Block traders, on the eve of full industry compliance with Regulation NMS’ Order Protection Rule, are feeling queasy. On July 9, the third phase of the Securities and Exchange Commission’s four-phase Reg NMS implementation plan kicks in.
On that date, broker-dealers will be responsible for complying with Rules 610 and 611 of Reg NMS, or the Access Rule and the Order Protection Rule, respectively, for 250 pilot stocks.
While many block traders say they are prepared for the changes, many others still have outstanding concerns.
As Traders Magazine was going to press, the Securities Industry and Financial Markets Association (SIFMA) was working with the SEC to iron out a set of frequently asked questions related to the order protection, or trade-through, rule.
At the top of the list for block traders was the question: “When is a trade a trade?” They need to be able to determine the exact time their block trade occurs. That then dictates which quotes they must take out when they want to print the block at a price inferior to those quotes.
Under Reg NMS, certain top-of-book quotes are protected from trade throughs. The obligation to hit those quotes rests with exchanges, but many broker-dealers are taking it upon themselves to hit those quotes with so-called intermarket sweep orders, or ISOs.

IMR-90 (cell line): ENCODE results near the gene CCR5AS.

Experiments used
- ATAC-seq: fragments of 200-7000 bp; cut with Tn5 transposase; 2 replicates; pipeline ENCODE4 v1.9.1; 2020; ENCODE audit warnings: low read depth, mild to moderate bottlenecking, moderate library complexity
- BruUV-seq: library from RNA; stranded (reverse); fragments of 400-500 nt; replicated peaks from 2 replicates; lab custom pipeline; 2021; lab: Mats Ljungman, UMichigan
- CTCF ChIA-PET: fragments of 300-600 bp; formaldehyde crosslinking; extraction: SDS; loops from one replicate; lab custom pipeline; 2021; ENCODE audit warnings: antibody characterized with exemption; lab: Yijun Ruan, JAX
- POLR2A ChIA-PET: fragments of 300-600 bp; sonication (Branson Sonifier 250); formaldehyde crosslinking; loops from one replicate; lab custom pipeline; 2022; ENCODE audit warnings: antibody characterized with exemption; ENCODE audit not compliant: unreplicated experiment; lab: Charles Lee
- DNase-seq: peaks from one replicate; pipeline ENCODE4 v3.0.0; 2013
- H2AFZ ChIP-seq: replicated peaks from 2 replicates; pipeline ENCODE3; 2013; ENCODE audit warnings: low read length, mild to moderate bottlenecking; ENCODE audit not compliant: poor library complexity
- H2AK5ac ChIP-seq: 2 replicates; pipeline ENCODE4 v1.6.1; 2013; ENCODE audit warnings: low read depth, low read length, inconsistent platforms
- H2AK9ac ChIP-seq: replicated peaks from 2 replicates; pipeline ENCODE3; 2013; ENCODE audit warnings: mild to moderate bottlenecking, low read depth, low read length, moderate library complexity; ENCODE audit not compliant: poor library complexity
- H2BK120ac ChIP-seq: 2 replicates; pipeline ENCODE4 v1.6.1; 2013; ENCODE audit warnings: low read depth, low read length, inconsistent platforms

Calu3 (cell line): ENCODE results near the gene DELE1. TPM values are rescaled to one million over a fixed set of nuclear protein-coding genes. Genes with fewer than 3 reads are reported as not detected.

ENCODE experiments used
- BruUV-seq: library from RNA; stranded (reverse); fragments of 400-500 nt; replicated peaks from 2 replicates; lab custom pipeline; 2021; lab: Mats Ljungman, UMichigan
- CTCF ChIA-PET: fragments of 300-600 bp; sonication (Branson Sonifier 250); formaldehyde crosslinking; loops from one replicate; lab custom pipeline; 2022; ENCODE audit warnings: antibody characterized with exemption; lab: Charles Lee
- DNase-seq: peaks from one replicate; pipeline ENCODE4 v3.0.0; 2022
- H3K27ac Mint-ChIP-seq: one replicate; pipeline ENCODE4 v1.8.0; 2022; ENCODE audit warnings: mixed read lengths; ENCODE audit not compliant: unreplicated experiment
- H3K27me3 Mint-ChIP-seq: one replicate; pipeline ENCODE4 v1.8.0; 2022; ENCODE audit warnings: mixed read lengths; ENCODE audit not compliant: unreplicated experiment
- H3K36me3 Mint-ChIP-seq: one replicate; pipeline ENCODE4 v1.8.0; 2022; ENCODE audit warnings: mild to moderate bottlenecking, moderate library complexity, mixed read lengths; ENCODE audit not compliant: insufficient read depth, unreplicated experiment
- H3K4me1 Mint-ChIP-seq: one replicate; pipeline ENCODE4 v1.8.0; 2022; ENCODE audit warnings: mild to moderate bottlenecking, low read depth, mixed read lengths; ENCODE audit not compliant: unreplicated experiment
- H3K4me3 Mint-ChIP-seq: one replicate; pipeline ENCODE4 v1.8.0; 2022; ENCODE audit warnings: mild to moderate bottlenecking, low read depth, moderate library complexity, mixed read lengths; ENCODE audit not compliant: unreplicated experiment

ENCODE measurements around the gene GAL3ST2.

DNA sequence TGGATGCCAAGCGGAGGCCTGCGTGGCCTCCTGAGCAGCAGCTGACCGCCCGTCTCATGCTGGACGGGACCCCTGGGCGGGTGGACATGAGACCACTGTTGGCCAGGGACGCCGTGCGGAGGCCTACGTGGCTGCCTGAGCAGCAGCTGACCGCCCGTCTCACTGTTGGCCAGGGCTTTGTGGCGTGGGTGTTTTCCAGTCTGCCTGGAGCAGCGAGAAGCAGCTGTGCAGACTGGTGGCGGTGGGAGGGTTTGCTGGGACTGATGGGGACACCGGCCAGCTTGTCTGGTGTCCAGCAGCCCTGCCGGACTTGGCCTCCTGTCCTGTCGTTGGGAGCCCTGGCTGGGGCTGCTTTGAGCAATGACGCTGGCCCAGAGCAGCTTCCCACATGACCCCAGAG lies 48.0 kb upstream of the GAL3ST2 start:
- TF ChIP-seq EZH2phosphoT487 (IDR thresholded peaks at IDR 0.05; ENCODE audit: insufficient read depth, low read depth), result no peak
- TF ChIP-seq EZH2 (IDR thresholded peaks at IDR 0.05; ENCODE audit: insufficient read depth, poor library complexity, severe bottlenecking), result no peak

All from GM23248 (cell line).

“We’re still trying to understand when we put the trade up, what is the time of the trade,” Matt Lavicka, a Goldman Sachs executive and SIFMA’s point man for Reg NMS implementation, said at a recent SIFMA conference. “It matters because of what quotes you have to protect.”
There are two schools of thought. The first holds that a trade is a trade when the broker-dealer trader verbally confirms price and quantity with his counterparty.
The second maintains it is not a trade until the trader gets his fills back on ISO sweeps. That way they know for how many shares they are at risk in the block trade.
The SEC was not expected to settle the debate, but could lay down guidelines for either case.
For some block traders, that issue is just a technicality. They have bigger concerns. One trader at a bulge bracket firm believes the new trade-through rule could drive him to conduct more trades after hours, when Reg NMS does not apply.
His concerns are two. First, he believes the requirement to take out any protected top-of-book quotes will cause him to tip his hand. “We will have to expose more of our risk to the Street,” he said.
Second, the trader doesn’t feel he should be forced to trade with those players in the public marketplace. He would rather they come in through his firm’s front door.
“If there are large buyers working away, we want them in-house,” he explained. “If we have to satisfy all the bids somewhere else, then the clients will stay where they are.”
By trading after hours, the trader added, “we can trade with who we want. And we have a little more control over our risk.”
Other traders aren’t so worried about the impact of the trade-through rule. Jim Aniello, head trader at agency brokerage BTIG, for instance, notes that firms with sound, updated systems will be able to weather the coming changes.
They will have to have good systems, as the days of working in manual fashion are over.
“It’s certainly a change in the way business is done,” Aniello said. “And there will be some growing pains, but by now people should have their systems ready. This has been in the works for a year already.”